Lufthansa is celebrating 25 years of having female pilots on its aircraft. “I’m not a trailblazer, simply a woman just loving her job,” says Airline Captain Evi Hetzmannseder on her profession as an airline pilot. All the same, it was a shock when she and fellow female pilot Nicola Lisy began flying scheduled flights for Lufthansa on Aug. 23, 1988. They had previously completed two successful years of training as commercial pilots in Bremen and Phoenix, Arizona. Many other women have followed in their path since those pioneering days. Today, around 300 woman pilots work for Lufthansa: A good 80 of them are airline captains. Overall, however, females in the Lufthansa cockpit still account for only 6% of the airline’s pilots. Lufthansa is making every effort to change this and increase this number.

On her first flight with passengers, aboard a Boeing 737, Hetzmannseder felt weak at the knees, she recalls. Unlike Lisy, who comes from a family of pilots, Hetzmannseder had no familial links with the world of aviation. Be that as it may, she caught the bug about 30 years ago as she watched a plane coming in to land at Munich-Riem. “Up-front in a plane, that’s where I want to sit.” She decided and applied to Lufthansa.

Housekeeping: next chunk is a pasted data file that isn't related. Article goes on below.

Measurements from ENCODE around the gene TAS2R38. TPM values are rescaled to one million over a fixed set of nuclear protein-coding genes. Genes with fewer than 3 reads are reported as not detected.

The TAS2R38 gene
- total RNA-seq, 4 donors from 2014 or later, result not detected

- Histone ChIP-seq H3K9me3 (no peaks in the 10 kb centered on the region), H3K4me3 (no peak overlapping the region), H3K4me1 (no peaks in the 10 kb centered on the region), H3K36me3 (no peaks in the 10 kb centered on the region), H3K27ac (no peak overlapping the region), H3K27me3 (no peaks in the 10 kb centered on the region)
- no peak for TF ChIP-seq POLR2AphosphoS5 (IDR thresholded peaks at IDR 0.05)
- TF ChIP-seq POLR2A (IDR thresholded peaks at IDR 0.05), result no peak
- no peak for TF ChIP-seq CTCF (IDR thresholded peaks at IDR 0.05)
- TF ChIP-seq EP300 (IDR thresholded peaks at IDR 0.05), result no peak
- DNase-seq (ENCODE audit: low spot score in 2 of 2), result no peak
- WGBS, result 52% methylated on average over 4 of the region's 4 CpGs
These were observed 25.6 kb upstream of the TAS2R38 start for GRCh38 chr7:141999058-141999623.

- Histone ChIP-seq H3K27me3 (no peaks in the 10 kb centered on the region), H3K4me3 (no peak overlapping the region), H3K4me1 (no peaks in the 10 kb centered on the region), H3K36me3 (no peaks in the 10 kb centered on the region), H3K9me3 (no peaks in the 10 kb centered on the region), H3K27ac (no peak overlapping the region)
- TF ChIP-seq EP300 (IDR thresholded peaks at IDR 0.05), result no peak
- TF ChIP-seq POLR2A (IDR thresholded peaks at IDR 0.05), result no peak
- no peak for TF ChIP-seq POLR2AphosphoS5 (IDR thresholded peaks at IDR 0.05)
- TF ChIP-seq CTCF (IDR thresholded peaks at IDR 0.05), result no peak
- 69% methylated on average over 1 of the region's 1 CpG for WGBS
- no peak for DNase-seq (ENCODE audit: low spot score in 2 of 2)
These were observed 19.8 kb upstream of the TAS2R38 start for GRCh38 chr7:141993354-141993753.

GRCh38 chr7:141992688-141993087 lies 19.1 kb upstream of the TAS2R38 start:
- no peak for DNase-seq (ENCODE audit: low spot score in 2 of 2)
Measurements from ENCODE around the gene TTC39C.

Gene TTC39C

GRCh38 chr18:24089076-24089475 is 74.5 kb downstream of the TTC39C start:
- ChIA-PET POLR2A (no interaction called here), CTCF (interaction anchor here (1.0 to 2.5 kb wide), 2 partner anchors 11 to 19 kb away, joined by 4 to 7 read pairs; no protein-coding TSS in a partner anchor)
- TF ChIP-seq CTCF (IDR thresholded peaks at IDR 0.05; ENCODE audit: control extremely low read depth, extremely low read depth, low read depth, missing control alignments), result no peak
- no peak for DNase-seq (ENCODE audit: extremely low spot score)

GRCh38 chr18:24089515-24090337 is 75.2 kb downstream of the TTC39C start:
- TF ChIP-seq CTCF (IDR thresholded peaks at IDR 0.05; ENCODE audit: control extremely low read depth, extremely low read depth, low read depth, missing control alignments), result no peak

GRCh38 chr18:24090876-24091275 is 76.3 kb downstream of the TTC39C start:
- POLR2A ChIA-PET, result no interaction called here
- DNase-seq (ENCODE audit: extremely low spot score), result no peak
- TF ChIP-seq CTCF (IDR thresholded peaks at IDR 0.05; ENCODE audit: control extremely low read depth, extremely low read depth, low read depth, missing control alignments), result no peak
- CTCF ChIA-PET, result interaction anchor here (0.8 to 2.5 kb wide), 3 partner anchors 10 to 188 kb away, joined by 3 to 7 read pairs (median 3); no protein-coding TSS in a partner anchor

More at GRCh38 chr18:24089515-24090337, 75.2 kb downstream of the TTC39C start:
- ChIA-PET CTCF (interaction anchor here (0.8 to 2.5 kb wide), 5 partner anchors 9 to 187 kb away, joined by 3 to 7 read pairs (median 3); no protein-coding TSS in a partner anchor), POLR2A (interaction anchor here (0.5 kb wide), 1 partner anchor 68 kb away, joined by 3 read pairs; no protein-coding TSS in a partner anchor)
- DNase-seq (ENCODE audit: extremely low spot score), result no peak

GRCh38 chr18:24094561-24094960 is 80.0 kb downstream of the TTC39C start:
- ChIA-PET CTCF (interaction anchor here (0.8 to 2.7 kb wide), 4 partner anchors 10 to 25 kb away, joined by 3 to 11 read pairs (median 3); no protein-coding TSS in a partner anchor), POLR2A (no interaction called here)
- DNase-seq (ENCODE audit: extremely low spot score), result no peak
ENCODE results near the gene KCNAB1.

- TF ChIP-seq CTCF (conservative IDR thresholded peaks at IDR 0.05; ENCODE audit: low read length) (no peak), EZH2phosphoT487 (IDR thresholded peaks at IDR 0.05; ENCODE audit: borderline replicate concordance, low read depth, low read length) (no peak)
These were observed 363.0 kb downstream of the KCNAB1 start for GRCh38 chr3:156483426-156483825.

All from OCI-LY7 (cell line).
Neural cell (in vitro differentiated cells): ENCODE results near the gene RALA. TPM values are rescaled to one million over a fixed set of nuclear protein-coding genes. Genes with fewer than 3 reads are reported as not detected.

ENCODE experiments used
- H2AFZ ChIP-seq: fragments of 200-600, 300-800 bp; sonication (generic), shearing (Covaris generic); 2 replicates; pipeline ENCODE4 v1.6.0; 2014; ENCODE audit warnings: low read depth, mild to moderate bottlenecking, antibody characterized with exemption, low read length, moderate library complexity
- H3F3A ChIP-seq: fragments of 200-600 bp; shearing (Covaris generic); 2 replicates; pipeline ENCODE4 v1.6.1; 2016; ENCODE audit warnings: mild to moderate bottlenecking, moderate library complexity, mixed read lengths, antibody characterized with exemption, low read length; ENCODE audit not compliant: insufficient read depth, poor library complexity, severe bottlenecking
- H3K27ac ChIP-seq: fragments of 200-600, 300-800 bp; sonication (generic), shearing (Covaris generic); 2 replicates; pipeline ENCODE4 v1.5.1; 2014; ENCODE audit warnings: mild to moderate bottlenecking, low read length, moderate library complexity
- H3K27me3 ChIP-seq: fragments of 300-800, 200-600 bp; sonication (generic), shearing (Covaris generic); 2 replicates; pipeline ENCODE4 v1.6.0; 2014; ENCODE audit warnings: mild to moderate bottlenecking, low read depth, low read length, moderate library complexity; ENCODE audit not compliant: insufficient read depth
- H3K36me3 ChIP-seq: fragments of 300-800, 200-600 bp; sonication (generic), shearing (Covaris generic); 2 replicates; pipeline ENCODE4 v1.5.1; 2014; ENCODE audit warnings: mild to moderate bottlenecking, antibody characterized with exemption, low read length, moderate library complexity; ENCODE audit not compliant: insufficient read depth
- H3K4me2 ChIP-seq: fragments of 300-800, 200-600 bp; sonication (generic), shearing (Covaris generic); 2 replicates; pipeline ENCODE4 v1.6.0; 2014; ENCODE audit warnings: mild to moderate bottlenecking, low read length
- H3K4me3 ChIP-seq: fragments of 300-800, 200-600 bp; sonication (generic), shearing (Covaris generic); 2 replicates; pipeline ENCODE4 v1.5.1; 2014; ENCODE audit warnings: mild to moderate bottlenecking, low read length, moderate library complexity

A major milestone for both female pilots, as for all in the profession, was acquiring the coveted fourth strip on their uniform. As the first women pilots trained at Lufthansa, Hetzmannseder and Lisy moved into the captain’s seat in command of a Boeing 737 in the year 2000. Meantime, Hetzmannseder is flying long-haul from Munich. “Seated in the cockpit of a huge jet, like the Airbus A340, is an awesome feeling.” Occasionally in her spare time, Hetzmannseder enjoys playing traditional Bavarian folk music on the accordion.

Women have a long tradition in the history of flying. Raymonde de Laroche was the first woman to pilot an aircraft. She received her pilot‘s license from the Aéro-Club of France on March 8, 1910. Marga von Etzdorf began piloting a commercial Junkers F13, named “Kiek in die Welt,” on the Lufthansa flight deck on Feb. 1, 1928. (